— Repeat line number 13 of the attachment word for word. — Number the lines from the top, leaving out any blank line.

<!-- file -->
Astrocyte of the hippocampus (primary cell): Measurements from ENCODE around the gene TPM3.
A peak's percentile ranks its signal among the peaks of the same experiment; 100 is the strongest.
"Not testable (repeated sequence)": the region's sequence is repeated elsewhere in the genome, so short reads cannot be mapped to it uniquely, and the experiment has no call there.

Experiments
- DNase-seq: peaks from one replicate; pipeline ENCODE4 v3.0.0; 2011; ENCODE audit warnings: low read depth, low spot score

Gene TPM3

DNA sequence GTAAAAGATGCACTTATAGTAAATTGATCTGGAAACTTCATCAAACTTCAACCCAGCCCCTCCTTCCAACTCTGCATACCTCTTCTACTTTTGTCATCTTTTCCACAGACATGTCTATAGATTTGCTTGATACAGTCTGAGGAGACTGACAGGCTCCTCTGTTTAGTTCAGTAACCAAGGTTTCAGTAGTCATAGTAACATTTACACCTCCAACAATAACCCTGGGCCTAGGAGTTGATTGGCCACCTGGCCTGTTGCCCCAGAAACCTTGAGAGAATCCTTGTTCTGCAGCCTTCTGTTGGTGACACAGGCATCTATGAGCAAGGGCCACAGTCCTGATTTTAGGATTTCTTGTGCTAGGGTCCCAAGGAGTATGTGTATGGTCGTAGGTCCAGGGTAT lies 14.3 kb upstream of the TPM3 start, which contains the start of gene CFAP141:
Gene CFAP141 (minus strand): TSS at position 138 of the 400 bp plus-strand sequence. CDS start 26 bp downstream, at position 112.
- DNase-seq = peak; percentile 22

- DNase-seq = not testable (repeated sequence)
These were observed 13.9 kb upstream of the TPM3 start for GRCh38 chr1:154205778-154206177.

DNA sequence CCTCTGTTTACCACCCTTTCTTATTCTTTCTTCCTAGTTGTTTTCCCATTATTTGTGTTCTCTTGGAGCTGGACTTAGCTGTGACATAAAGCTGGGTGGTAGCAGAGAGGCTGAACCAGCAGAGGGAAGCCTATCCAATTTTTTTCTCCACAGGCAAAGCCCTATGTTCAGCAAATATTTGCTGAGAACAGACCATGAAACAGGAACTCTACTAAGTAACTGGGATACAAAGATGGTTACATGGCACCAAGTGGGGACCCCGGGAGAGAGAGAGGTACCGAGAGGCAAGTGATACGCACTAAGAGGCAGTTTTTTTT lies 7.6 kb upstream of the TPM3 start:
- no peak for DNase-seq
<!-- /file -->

- no peak for DNase-seq